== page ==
The visit opened with an arrival ceremony considered lavish even by Chinese standards, with Trump and his wife, Melania greeted at the airport by Chinese and American dignitaries standing at attention, a band playing military music and scores of flag-waving children chanting “welcome.”

Trump was then whisked away for a private tour of the Forbidden City that included dinner. The meal was a first for a visiting foreign leader at Beijing’s historic imperial palace since the founding of modern China. Trump also raved about an outdoor opera performance.

The following morning brought another welcome ceremony at the Great Hall of the People featuring a military parade that Trump said was “magnificent.” He said “the world was watching” and claimed to have received telephone calls about it from around the world. “Nothing you can see is so beautiful,” Trump said.

Xi also honored Trump at a state banquet that included video highlights from the Chinese leader’s visit to Florida, along with clips from Trump’s trip and the screening of a video of Trump’s granddaughter, Arabella, singing in Chinese.

That is a marked contrast to Xi’s visit to our nation. He was treated to a luxurious lunch at the President’s residence in Florida, but not given the respectful treatment that comes with a state visit, which Ms. Superville describes as follows:

The White House portion of the visit begins with an elaborate arrival ceremony on the South Lawn, including the pomp of a military honor guard, a troop review and leader statements. The leaders meet privately in the Oval Office before they hold a joint news conference in the East Room or the Rose Garden. The evening ends with the foreign leader as the guest of honor at a lavish state dinner attended by hundreds, including members of Congress, business leaders, celebrities, political donors and others.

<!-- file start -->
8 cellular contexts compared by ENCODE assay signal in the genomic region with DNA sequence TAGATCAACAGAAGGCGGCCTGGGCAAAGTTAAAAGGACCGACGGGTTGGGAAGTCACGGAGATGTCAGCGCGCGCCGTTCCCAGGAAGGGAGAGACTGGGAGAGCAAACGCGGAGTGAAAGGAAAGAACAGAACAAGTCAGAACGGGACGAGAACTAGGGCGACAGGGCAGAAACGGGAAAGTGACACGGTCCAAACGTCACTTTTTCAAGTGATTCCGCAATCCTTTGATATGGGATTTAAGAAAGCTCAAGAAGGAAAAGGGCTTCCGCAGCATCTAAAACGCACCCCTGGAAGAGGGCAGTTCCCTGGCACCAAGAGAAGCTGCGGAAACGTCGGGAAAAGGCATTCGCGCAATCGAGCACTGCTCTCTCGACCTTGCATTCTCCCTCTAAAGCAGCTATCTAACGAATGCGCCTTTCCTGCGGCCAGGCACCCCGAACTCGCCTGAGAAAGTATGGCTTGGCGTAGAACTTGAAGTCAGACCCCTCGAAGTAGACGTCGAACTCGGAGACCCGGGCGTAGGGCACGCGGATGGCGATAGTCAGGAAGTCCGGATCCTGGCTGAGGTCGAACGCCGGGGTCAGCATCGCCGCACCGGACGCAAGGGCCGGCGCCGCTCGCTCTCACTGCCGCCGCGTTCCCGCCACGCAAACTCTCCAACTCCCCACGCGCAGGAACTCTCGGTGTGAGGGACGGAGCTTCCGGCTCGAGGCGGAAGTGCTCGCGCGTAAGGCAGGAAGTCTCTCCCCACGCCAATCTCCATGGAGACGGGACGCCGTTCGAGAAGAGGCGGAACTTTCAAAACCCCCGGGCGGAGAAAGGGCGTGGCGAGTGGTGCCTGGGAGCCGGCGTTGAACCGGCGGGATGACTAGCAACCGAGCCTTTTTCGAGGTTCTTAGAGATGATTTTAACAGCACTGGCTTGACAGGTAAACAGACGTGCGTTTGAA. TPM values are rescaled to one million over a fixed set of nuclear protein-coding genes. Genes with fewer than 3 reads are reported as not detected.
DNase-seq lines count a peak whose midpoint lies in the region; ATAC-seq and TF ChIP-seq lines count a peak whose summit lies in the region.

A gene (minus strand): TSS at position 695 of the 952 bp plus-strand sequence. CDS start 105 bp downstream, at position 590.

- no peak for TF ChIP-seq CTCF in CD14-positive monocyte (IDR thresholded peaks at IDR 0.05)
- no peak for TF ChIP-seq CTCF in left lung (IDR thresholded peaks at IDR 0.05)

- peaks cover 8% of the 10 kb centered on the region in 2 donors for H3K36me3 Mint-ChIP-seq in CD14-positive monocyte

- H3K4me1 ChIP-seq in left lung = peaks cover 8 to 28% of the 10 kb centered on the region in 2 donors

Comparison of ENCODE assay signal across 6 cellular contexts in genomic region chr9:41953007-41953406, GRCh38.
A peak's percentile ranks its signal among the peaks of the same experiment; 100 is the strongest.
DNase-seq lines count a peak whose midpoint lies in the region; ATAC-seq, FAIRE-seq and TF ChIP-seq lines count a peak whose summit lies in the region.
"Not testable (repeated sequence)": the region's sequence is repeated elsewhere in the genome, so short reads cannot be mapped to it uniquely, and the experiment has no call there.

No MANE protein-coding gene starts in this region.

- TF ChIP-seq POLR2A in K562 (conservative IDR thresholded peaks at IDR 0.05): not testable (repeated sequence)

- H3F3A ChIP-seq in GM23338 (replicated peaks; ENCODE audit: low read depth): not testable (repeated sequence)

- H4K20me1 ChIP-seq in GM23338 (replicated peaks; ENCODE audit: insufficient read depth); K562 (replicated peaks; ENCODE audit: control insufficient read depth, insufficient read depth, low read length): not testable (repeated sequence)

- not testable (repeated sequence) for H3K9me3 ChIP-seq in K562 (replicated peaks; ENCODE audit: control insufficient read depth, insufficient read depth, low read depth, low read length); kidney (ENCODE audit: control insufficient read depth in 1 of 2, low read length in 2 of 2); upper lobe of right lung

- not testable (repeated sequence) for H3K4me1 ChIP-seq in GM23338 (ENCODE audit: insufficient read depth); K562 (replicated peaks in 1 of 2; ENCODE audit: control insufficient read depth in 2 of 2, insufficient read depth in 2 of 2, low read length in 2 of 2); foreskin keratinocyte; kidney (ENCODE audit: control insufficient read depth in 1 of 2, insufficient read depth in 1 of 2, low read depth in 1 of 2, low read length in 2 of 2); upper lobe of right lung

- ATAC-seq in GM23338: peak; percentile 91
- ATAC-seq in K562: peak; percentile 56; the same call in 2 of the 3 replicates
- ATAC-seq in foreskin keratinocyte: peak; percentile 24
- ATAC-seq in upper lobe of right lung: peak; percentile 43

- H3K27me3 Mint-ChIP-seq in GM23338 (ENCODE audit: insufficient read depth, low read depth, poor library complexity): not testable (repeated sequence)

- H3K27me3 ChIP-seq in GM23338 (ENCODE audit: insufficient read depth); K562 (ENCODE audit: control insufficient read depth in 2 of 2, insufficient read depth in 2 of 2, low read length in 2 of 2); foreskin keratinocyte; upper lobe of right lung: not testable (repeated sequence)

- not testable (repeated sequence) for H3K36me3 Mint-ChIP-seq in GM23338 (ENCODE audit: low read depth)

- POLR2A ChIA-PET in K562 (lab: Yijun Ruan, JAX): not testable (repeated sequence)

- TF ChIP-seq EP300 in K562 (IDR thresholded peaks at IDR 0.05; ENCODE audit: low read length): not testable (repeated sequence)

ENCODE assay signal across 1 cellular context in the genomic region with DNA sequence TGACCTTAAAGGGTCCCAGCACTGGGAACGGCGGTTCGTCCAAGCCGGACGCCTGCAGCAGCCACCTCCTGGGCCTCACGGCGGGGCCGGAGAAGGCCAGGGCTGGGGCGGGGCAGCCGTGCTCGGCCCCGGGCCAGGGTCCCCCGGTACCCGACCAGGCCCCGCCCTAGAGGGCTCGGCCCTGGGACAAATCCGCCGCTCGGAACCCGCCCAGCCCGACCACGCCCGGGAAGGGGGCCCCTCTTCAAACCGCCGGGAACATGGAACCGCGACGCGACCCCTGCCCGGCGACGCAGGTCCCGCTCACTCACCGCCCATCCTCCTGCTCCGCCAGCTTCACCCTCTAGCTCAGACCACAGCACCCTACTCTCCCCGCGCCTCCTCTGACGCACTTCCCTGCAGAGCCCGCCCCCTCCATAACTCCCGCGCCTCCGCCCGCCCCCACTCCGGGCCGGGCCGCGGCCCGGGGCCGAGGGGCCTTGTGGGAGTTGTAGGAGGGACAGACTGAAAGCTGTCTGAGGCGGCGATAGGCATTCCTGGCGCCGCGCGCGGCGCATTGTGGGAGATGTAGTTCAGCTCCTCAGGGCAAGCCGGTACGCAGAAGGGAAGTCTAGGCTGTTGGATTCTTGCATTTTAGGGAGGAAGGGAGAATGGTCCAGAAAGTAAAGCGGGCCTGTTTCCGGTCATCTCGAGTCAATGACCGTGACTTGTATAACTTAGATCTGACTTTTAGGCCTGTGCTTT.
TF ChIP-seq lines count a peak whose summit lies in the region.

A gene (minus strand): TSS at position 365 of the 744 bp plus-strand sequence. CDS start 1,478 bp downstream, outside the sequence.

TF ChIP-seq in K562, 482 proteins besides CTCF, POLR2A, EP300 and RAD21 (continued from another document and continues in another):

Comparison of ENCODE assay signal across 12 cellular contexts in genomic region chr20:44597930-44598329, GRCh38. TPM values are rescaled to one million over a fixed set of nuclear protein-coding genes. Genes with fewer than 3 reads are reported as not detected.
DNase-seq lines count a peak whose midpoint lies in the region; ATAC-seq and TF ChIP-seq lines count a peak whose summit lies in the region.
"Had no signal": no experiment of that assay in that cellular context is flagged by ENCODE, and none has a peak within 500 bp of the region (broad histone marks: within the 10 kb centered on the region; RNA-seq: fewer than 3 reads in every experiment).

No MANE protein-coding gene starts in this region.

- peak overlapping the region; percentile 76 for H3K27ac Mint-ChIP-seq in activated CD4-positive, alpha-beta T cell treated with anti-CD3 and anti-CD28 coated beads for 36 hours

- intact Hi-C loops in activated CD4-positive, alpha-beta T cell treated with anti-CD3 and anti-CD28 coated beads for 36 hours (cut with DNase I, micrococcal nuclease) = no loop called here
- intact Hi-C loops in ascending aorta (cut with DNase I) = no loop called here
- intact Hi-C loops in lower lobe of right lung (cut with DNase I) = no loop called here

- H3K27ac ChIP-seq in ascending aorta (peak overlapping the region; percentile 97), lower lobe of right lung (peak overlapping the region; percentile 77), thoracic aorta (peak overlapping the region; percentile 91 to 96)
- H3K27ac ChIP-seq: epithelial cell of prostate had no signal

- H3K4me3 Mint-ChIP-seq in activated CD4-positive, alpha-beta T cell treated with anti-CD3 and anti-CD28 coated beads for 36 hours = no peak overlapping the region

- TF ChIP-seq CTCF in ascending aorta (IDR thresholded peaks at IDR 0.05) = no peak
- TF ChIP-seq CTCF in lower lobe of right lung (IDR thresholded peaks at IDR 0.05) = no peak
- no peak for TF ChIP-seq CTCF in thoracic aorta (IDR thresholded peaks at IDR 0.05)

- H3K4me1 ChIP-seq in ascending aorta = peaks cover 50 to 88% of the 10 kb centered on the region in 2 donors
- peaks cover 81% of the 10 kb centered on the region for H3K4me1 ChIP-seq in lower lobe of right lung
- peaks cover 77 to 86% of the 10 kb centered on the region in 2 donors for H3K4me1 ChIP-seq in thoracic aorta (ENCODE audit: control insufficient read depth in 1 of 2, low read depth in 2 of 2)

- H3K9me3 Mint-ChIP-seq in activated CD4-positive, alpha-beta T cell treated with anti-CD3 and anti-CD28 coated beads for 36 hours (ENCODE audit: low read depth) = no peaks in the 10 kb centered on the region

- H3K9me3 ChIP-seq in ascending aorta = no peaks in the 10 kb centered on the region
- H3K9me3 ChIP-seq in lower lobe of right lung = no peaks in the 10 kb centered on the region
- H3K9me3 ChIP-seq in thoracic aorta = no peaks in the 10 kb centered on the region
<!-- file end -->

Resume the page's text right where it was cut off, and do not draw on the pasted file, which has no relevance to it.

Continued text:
The visiting leader also has lunch at the State Department, and sometimes will address a joint meeting of Congress.

Such visits are reserved for when the U.S. wants to put on its “best face” for a particular leader and ally, said Peter Selfridge, who served as a liaison between the White House and visiting foreign dignitaries as U.S. chief of protocol from 2014 to January 2017.

“It’s a really important arrow in a president’s quiver when it comes to the diplomatic nicety side of his work,” Selfridge said.

But our current President sees no need to “put on its “best face” for anyone… and as a retired school leader I find this lack of statesmanship deplorable. It sends a message to our citizens– and children– that we are superior to everyone else on the globe and “the others” in this world should treat us with respect even if we treat them with disdain.

This is the third example in the past three days of President’s Trump disrespect for others. His snubbing of Nobel Prize winners and snubbing of Kennedy Center winners are examples of his disdain for science and the arts and his decision to deny visiting heads of state with the treatment his predecessors offered is an example of his disdain for their nations. For better or worse our children look to the President to set a tone for the nation. The anti-intellectual and xenophobic attitudes we are witnessing in the White House are not the examples we need to thrive in the interdependent world we live in today.

I’ve tagged these recent posts under “self-awareness”, for I fear that we are losing the ability to put our nation in the proper perspective in the 21st century… and I fear that in doing so we are diminishing the greatness our President aspires to.

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President Trump’s Ignoring of Arts: Another Signal of Anti-Intellectualism Run Amok

December 27, 2017 Leave a comment

Yesterday I wrote a post lamenting President Trump’s failure to celebrate the Nobel prize winners, vowing it as a signal to reinforce his antipathy toward science in particular and his intent to appeal to the anti-intellectualism in out country. No sooner had I written the post than I read an op ed article by playwright Sarah Ruhl in yesterday’s NYTimes reporting that Mr. Trump was not going to attend the Kennedy Center’s annual tribute to artists selected for Medals of Honor. Why?

The president’s team claimed that he did not attend so that the artists could celebrate in peace rather than having a political distraction. But the president votes, as we all do, with his feet.